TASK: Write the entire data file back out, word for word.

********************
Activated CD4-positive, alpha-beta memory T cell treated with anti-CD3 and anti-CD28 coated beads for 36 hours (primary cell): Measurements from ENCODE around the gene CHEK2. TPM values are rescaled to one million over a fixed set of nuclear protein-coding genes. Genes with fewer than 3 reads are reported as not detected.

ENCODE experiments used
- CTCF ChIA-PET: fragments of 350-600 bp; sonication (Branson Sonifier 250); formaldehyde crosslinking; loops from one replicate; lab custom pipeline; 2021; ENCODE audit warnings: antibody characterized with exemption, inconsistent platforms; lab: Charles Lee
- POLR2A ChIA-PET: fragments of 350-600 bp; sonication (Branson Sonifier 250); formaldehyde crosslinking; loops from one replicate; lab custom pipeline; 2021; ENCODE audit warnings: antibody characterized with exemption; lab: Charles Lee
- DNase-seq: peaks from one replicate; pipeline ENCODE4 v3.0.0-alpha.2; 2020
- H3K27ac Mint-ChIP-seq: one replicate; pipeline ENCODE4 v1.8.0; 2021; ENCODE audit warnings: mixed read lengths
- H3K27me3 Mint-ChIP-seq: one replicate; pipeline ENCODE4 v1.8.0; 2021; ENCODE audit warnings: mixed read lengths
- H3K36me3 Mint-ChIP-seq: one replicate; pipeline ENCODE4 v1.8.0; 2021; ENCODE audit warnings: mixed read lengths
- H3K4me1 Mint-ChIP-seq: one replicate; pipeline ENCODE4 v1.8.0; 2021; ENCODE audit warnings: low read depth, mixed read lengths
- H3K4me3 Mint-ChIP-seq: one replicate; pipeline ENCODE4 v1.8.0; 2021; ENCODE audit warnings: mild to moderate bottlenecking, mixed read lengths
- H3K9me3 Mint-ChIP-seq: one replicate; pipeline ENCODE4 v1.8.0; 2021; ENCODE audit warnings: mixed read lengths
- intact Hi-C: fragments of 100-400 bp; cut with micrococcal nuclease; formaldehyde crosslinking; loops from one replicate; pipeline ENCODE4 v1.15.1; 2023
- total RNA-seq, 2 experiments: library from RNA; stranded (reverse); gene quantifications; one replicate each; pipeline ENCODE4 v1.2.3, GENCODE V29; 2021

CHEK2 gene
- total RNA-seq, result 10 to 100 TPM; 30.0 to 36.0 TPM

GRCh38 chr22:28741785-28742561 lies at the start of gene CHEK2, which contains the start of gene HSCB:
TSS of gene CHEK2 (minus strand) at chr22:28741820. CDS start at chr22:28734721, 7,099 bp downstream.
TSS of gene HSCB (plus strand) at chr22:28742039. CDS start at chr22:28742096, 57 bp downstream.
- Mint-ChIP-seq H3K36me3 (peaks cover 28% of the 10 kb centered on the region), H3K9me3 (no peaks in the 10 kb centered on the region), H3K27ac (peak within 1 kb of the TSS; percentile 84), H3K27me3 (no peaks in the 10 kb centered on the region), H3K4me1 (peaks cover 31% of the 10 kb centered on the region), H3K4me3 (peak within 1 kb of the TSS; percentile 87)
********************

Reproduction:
Activated CD4-positive, alpha-beta memory T cell treated with anti-CD3 and anti-CD28 coated beads for 36 hours (primary cell): Measurements from ENCODE around the gene CHEK2. TPM values are rescaled to one million over a fixed set of nuclear protein-coding genes. Genes with fewer than 3 reads are reported as not detected.

ENCODE experiments used
- CTCF ChIA-PET: fragments of 350-600 bp; sonication (Branson Sonifier 250); formaldehyde crosslinking; loops from one replicate; lab custom pipeline; 2021; ENCODE audit warnings: antibody characterized with exemption, inconsistent platforms; lab: Charles Lee
- POLR2A ChIA-PET: fragments of 350-600 bp; sonication (Branson Sonifier 250); formaldehyde crosslinking; loops from one replicate; lab custom pipeline; 2021; ENCODE audit warnings: antibody characterized with exemption; lab: Charles Lee
- DNase-seq: peaks from one replicate; pipeline ENCODE4 v3.0.0-alpha.2; 2020
- H3K27ac Mint-ChIP-seq: one replicate; pipeline ENCODE4 v1.8.0; 2021; ENCODE audit warnings: mixed read lengths
- H3K27me3 Mint-ChIP-seq: one replicate; pipeline ENCODE4 v1.8.0; 2021; ENCODE audit warnings: mixed read lengths
- H3K36me3 Mint-ChIP-seq: one replicate; pipeline ENCODE4 v1.8.0; 2021; ENCODE audit warnings: mixed read lengths
- H3K4me1 Mint-ChIP-seq: one replicate; pipeline ENCODE4 v1.8.0; 2021; ENCODE audit warnings: low read depth, mixed read lengths
- H3K4me3 Mint-ChIP-seq: one replicate; pipeline ENCODE4 v1.8.0; 2021; ENCODE audit warnings: mild to moderate bottlenecking, mixed read lengths
- H3K9me3 Mint-ChIP-seq: one replicate; pipeline ENCODE4 v1.8.0; 2021; ENCODE audit warnings: mixed read lengths
- intact Hi-C: fragments of 100-400 bp; cut with micrococcal nuclease; formaldehyde crosslinking; loops from one replicate; pipeline ENCODE4 v1.15.1; 2023
- total RNA-seq, 2 experiments: library from RNA; stranded (reverse); gene quantifications; one replicate each; pipeline ENCODE4 v1.2.3, GENCODE V29; 2021

CHEK2 gene
- total RNA-seq, result 10 to 100 TPM; 30.0 to 36.0 TPM

GRCh38 chr22:28741785-28742561 lies at the start of gene CHEK2, which contains the start of gene HSCB:
TSS of gene CHEK2 (minus strand) at chr22:28741820. CDS start at chr22:28734721, 7,099 bp downstream.
TSS of gene HSCB (plus strand) at chr22:28742039. CDS start at chr22:28742096, 57 bp downstream.
- Mint-ChIP-seq H3K36me3 (peaks cover 28% of the 10 kb centered on the region), H3K9me3 (no peaks in the 10 kb centered on the region), H3K27ac (peak within 1 kb of the TSS; percentile 84), H3K27me3 (no peaks in the 10 kb centered on the region), H3K4me1 (peaks cover 31% of the 10 kb centered on the region), H3K4me3 (peak within 1 kb of the TSS; percentile 87)